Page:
Russia's ever-expanding imperial boundaries encompassed diverse peoples and religions. Yet Russian Orthodoxy remained inseparable from the identity of the Russian empire-state, which at different times launched conversion campaigns t only to save the souls of animists and bring deviant Orthodox groups into the mainstream, but also to convert the empire's numerous Muslims, Buddhists, Jews, Catholics, and Uniates. This book is the first to investigate the role of religious conversion in the long history of Russian state building. How successful were the Church and the state in proselytizing among religious mirities? How were the concepts of Orthodoxy and Russian nationality shaped by the religious diversity of the empire? What was the impact of Orthodox missionary efforts on the n-Russian peoples, and how did these peoples react to religious pressure? In chapters that explore these and other questions, this book provides geographical coverage from Poland and European Russia to the Caucasus, Central Asia, Siberia, and Alaska. The editors' introduction and conclusion place the twelve original essays in broad historical context and suggest patterns in Russian attitudes toward religion that range from attempts to forge a homogeneous identity to tolerance of complexity and diversity. Contributors: Eugene Clay, Arizona State University; Robert P. Geraci, University of Virginia; Sergei Kan, Dartmouth College; Agnes Kefeli, Arizona State University; Shoshana Keller, Colgate University; Michael Khodarkovsky, Loyola University, Chicago; John D. Klier, University College, London; Georg Michels, University of California, Riverside; Firouzeh Mostashari, Regis College; Dittmar Schorkowitz, Free University, Berlin; Theodore Weeks, Southern Illiis University; Paul W. Werth, University of Nevada, Las Vegas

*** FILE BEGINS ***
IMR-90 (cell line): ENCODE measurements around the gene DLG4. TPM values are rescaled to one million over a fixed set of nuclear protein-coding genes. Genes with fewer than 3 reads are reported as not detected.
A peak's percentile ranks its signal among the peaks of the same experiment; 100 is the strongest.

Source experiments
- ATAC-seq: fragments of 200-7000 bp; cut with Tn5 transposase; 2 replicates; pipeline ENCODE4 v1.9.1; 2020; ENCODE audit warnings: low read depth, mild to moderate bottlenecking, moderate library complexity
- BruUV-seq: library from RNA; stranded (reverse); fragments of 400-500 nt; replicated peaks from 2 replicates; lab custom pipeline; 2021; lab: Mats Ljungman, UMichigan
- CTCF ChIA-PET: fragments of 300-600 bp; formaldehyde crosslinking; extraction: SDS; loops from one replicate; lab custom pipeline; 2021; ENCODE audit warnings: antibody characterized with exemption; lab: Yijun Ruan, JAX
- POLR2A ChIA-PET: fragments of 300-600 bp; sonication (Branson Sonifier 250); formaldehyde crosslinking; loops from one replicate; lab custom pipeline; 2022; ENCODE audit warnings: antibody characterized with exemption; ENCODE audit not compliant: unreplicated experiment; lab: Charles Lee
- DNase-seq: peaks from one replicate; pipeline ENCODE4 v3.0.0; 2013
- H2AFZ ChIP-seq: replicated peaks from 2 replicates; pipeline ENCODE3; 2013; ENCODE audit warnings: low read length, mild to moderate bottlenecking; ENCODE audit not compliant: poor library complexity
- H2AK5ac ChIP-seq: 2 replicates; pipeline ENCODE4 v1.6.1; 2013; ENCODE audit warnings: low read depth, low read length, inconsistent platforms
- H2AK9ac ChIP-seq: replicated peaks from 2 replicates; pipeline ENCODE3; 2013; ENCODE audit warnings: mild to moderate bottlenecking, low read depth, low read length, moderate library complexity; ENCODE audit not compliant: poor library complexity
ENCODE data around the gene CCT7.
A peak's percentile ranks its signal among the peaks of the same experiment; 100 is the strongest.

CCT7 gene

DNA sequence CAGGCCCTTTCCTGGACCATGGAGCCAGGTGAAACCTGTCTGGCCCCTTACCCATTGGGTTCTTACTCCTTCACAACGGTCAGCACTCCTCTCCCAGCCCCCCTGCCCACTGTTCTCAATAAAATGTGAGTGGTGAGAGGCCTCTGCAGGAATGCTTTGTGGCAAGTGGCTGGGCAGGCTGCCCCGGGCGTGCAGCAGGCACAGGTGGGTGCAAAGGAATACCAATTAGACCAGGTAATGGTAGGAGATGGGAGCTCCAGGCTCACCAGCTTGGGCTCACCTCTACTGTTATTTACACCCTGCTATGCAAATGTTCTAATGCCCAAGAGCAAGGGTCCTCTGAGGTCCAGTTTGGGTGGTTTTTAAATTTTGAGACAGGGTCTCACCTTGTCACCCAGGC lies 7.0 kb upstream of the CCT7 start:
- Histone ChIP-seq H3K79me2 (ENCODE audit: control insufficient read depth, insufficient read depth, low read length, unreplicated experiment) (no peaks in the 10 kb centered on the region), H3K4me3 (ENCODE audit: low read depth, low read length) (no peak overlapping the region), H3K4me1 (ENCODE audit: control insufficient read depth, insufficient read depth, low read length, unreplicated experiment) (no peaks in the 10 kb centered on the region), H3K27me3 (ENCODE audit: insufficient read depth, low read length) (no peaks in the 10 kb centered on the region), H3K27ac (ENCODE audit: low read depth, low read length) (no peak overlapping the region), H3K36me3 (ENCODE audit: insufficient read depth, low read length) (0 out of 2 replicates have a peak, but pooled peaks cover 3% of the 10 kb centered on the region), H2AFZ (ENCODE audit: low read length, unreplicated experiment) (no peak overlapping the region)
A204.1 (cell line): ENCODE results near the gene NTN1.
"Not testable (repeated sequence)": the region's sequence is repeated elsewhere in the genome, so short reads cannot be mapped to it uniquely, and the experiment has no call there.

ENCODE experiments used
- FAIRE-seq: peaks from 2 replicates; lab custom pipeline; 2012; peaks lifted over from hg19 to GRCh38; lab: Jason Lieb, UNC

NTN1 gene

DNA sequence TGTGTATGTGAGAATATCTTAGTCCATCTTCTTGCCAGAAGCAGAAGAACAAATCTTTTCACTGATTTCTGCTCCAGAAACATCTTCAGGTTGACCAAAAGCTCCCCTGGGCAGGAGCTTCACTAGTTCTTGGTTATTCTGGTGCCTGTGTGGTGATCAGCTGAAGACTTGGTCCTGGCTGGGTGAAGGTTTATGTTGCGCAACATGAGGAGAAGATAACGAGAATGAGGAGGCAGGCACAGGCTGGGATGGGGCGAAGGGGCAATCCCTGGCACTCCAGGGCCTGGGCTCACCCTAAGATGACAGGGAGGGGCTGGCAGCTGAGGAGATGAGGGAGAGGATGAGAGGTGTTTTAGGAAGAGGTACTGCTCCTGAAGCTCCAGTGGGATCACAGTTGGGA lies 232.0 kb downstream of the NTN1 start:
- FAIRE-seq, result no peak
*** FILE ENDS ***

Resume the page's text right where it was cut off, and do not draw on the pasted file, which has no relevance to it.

Michael Khodarkovsky is Professor of History at Loyola University Chicago. He is the author of Where Two Worlds Met: The Russian State and the Kalmyk Nomads, 1600-1771 and Bitter Choices: Loyalty and Betrayal in the Russian Conquest of the North Caucasus and coeditor of Of Religion and Empire: Missions, Conversion, and Tolerance in Tsarist Russia, all from Cornell. He is also the author of Russia's Steppe Frontier: The Making of a Colonial Empire, 1500-1800.